What happens when Disney decide to do a disaster movie? We get some decent effects and a distinct lack of injury that’s what! However The Finest Hours is a proud and stout film that goes for the feels where possible and is worth a watch.
Run Time: 117 minutes
Based on a true story from 1952, two oil tankers are destroyed in a huge storm. The coast guard go off on what seems like a suicide mission to find any survivors and this charts their attempt.
The Disasters Faced
A giant storm, tidal waves, oil tanker collisions, snow, ice, bad driving, losing that damn fur coat, idiotic management whom clearly have no clue and some serious drowning and hypothermia.
Being a Disney film trying to sell a daredevil rescue attempt, The Finest Hours treads an interesting line. It splits its focus between the oil tankers in danger, the coast guard rescue – whom get the main screen time – and the ladies on the shoreline whom try to evoke all the dramatic tension in the world by half getting in the way and half meddling for the better. As a result, it comes across two part manly, one part mellow-drama and sometimes that leaves you a bit confused. Add to that the fact the film is in darkovision because its at night and at sea, sometimes characters start to bleed into each other and it can be a bit confusing. If anything, the oil tankers are given the least amount of screen time and have the most amount of problems. They also have the most likeable characters and so the film feels slightly imbalanced. However what’s here is good. The disaster kicks off very early and whilst some of the narrative in the middle section made it bog down in places, there is plenty going on to keep you entertained when the actual rescue attempt hits the critical point.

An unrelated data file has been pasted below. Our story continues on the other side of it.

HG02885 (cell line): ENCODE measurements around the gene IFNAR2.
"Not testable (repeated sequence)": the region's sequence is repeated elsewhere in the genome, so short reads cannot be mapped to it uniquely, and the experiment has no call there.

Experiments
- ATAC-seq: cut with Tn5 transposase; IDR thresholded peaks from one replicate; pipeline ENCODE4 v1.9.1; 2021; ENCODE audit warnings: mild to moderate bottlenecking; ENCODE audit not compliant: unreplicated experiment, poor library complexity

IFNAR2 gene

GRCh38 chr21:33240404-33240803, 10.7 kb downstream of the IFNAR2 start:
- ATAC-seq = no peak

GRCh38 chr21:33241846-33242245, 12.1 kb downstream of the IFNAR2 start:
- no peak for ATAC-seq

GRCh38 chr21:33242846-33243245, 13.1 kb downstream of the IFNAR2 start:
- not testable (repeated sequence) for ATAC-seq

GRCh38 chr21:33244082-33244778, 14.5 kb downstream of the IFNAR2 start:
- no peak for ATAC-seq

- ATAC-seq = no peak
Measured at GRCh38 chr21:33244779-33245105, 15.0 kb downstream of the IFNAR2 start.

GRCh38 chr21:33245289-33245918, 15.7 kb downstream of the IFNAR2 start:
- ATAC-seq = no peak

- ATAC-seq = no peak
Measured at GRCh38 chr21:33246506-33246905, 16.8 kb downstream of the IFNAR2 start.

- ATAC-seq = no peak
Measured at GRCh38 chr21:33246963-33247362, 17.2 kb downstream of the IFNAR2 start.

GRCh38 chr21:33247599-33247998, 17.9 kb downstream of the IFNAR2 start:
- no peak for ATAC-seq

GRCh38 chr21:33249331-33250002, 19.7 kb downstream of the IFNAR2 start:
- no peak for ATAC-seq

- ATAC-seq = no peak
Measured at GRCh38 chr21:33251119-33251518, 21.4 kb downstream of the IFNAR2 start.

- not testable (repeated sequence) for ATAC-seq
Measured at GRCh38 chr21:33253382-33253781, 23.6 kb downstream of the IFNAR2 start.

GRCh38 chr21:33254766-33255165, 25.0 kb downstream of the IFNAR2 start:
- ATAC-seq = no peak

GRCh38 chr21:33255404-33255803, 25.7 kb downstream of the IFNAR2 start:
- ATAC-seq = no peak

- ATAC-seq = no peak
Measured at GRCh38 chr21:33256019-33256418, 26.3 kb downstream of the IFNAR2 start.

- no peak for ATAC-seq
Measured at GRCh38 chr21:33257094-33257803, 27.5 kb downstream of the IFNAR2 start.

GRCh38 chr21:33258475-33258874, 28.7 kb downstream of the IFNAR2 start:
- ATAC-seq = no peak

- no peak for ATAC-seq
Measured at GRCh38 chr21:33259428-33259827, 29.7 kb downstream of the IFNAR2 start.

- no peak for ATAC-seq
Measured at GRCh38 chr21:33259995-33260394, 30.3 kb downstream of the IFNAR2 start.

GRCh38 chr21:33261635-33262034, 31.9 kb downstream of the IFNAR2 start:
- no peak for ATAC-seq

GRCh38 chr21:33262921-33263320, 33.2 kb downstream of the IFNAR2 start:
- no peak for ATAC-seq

The storm itself and the oil tankers accident is superbly done. A few of the shots I was genuinely wowed by. Also props to the set design as water floods in and the oil tankers fall apart. In general water effects are very difficult to get right but for the majority of the film, they feel fluid and alive – raging into the boat and causing havoc.
Why It’s Worth Watching
Based on what was deemed one of the most courageous sea rescues of all time, there’s a real sense of enjoyment watching the film through to its conclusion. No one is dislikable in spite of some efforts (stop shouting “call them in” woman!) and it is beautiful to look at. Whilst some of the mellow drama could have been reduced in places, it’s not completely hammed up and there is a level of calm throughout as no one gets truly hysterical. It’s well acted, well scripted and although there’s a bit of a bulge in the middle because it insists on circling around the three stories quite often, it doesn’t outstay its welcome by much.
Every time someone insists that the boat the coast guard have taken is too small and just assumes they have all died. If you are someone that likes dark humour, there’s a mildly hidden charm in how no one seems to think they’ll make it through the night!
Abaraham Benrubi as the chef George is great. He doesn’t get much screen time but I’d happily eat whatever he is cooking as their oil tanker is sinking away beneath him!
The film is played entirely straight faced which is completely the right thing to do here but one thing about the rescue stood out for me (aside from the fact everyone has dry clothes at the end) – the film seems to state everything is pure luck. The coast guards out at sea had lost their compass and had had an awful time but took great skill to just survive and point in the right vague direction. When they come across the survivors it’s so by accident it makes it feel like the coast guard team were just blind lucky which felt a bit unfair.
The boat used in the rescue is still operation today, as of 2016 and saves lives even now. Wowzer!
Certainly not essential, and not without a bit of an identity crisis – but its opening and closing quarters are fantastic pieces of cinema and it’s a pleasant addition to the disaster movie genre with dare I say it – a largely feel good ending for all.